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thousand charms, which might otherwise have escaped my notice. Nor was this the only benefit I derived from his society. From his plain good sense, I received more real and useful information; in our ride of four hours, than I had gained in nearly as many weeks, in the company of the philosophers. For the distance of many miles round Ardent-Hall, the country is irregular and undulating. It abounds in trees, which, though they boast not the height of the Mango, or the vast circumference of the Banyan, are neither destitute of grandeur, nor of beauty. These are not clumped together in solemn groves, or gloomy jungles; but are planted, as to surround the small fields into which the country is divided; each of which small enclosures, now fraught with the riches of the yellow harvest, appears like a “Topaz in a setting of Emeralds.” The cheerful aspect of the peasants, busily employed in cutting down the grain,

while their fancies seemed to revel in the VOL. II. 17

scene of plenty, excited the most pleasurable emotions in my heart; for who but a philosopher, can “breathe the air of hilarity, and not partake of the intoxication of delight 7” The scene, however, soon changed : an extensive plain opened before us, where no yellow harvest waved its golden head— where no tall trees afforded shelter to the traveller—all was waste and barren. Upon inquiring of my intelligent companion, the reason of this wonderful change, he could only inform me, that this was called a Common, and that it could not be cultivated, without a solemn act of the Legislature. I now perceived, that it was from reasons of state, that these great portions of land (for Commons occur very frequently in England) were suffered to remain desolate; but, in vain did I endeavour to discover the mo

* In several passages of this Letter, the Rajah seems to have adopted the imagery of the Persian Poet Inatulla, of Delhi—with whose writings, he was, doubtless, well acquainted,

tives which could induce the government to lay this restraint on cultivation. As geese appeared to have here an exclusive right of pasturage, I was inclined to think, that they might, perhaps, be the objects of superstitious veneration to the English court; but on applying to my guide I found that geese were not of the number of protected animals; and that far from being honoured in the manner of those which are called Game, the murder of a goose might be performed without ceremony, by the most ignoble hands. Perhaps, thought I, it is from the benevolent regard of the minister towards the old women, who keep these noisy flocks; but, alas ! a little reflection convinced me, that the age of reason, is not yet sufficiently established, to countenance the supposition. It must, then, be from the pious apprehension of endangering the virtue of the people, by an overflow of plenty.—If this be really the case—it must be confessed, that a more effectual method could not be taken to bring about the desired end.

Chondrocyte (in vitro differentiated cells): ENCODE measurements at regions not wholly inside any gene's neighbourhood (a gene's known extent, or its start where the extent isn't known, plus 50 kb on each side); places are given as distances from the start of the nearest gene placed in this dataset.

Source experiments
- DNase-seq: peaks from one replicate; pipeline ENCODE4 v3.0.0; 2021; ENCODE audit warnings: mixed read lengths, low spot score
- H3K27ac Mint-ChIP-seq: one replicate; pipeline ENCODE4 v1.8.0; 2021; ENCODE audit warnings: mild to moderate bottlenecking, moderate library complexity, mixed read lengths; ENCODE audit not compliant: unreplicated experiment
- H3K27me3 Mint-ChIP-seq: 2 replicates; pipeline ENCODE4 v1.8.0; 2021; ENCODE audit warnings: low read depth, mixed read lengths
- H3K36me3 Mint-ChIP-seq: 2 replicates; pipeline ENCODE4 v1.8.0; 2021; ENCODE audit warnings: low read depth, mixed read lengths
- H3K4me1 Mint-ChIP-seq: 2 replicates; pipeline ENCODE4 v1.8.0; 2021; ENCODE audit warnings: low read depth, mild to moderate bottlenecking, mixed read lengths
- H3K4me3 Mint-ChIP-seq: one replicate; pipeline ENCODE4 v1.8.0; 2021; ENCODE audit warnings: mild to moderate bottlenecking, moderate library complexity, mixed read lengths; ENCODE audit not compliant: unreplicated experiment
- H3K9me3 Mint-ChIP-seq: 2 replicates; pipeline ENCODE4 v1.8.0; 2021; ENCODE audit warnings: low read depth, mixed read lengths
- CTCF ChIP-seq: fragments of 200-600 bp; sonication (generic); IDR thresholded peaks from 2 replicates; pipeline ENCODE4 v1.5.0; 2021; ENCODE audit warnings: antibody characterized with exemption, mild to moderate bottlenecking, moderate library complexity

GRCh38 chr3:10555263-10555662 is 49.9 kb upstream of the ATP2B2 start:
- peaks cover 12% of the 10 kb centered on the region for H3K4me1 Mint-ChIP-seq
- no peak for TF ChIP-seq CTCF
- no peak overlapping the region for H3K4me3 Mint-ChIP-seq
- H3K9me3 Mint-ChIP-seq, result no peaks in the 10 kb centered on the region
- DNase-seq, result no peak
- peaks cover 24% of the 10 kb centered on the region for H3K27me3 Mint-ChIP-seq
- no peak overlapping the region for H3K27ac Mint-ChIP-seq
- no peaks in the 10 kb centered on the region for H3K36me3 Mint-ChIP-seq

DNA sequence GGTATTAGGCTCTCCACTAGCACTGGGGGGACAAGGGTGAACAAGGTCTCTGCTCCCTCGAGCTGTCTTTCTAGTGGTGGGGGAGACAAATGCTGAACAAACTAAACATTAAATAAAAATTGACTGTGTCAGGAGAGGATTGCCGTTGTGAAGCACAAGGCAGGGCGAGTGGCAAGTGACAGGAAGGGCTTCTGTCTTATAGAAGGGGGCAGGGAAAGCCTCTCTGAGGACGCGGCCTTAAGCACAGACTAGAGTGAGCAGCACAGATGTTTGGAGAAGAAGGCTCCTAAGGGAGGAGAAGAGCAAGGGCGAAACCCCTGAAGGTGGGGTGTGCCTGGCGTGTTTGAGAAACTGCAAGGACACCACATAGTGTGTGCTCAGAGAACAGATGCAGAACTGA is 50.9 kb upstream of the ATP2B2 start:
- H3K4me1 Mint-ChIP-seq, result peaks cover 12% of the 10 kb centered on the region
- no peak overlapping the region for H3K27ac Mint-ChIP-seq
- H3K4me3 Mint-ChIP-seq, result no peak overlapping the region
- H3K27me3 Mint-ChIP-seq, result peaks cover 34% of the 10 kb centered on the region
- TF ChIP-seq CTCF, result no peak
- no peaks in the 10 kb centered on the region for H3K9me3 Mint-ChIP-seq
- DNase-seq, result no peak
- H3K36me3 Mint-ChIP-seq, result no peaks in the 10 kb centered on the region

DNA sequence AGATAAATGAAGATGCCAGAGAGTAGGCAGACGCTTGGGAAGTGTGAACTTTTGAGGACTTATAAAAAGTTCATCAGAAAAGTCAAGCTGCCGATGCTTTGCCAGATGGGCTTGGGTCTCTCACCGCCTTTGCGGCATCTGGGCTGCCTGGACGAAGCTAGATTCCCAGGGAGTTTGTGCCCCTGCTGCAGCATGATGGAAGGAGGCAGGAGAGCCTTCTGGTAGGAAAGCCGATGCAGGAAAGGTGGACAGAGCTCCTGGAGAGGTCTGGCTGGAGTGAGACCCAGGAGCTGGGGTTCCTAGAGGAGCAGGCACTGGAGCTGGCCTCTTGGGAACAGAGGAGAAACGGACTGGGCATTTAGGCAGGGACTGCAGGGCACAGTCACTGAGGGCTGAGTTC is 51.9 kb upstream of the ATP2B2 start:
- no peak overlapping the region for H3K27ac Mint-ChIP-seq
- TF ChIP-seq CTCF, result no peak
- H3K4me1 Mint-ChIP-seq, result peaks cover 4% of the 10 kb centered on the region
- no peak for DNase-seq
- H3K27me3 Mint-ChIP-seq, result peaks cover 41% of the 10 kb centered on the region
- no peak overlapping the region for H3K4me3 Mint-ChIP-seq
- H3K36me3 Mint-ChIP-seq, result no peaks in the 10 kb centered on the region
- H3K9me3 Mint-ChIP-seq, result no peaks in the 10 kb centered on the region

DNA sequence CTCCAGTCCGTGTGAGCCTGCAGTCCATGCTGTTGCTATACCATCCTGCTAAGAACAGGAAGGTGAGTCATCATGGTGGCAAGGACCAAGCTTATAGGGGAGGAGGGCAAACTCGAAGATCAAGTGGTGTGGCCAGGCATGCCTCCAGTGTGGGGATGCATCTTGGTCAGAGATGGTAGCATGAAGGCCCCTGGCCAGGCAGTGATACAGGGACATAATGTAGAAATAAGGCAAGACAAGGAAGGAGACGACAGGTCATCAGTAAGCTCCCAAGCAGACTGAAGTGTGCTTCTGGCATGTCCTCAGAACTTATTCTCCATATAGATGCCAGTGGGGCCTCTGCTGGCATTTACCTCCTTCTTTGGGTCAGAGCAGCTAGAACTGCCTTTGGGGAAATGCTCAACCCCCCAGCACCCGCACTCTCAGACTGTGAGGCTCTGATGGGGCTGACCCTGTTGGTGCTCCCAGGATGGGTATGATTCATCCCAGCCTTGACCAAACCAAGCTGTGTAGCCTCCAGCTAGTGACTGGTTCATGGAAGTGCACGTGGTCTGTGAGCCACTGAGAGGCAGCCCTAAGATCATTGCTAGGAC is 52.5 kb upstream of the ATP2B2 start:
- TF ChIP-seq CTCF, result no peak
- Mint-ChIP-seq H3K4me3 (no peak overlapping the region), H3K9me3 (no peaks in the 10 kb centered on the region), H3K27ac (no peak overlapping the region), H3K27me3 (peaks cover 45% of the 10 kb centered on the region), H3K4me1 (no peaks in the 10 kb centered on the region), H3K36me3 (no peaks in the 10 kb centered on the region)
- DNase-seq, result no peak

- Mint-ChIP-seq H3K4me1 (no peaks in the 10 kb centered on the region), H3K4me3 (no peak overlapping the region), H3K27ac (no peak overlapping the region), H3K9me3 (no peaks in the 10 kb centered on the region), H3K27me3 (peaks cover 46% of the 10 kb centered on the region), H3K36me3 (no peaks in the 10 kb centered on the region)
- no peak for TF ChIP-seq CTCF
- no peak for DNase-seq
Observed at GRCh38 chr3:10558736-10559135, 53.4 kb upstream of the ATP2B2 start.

Having passed the commons, we entered into a deep and narrow valley, over-hung with frowning rocks; these seemed frequent. ly to close upon us, and sternly to deny all access to the interiour scene. A silver stream, which alternately kissed the feet of the precipices on each side, encouraged us, to proceed, and gently conducted us to the furthermost end of the valley. It was here, that the glories of the cataract burst upon our senses.—But how shall my feeble pen do justice to such a scene? Can I, by description, stun the ears of Maandaara, with the thunder of the falling waters; or present to his imagination the grotesque figures of the rocks surrounding the magnificent bason into which they fell ? Can I bring terrour to his bosom, by the mention of the over jutting crags, which, on one side, topped the precipice; or produced in his miud the sensation of delight, by a minute description of the various trees and shrubs, whose thick foliage ornamented the opposite bank —Ah not The task is impossible; or possible only to the magick pen of poetry. By Zaarmilla, it must be passed over in silence We returned to Ardent-Hall, as the chariot of Surraya was sinking behind the distant hills. On approaching the house, we beheld a scene of extraordinary commotion. All was hurry and confusion.—Men and boys, household servants and labourers, all seemed engaged in the pursuit of some invisible object. At one part of the lawn, we beheld Doctor Sceptick and Mr. Puzzledorf, cautiously stepping along, and carefully peeping into every bush they passed; at another place, we saw Sir Caprice, attended by the rest of the philosophers, carrying a large net —which, with much care, they softly spread upon a hedge, and then began to beat the roots of the shrubs that composed it, in the most furious manner. “What is the matter 7” cried my companion, to a lad who was running past us. “What is the occasion of all this bustle 7 What, in the name of goodness are you all about !” “Catching Sparrows, Sir,” returned VOL. II. 17 *

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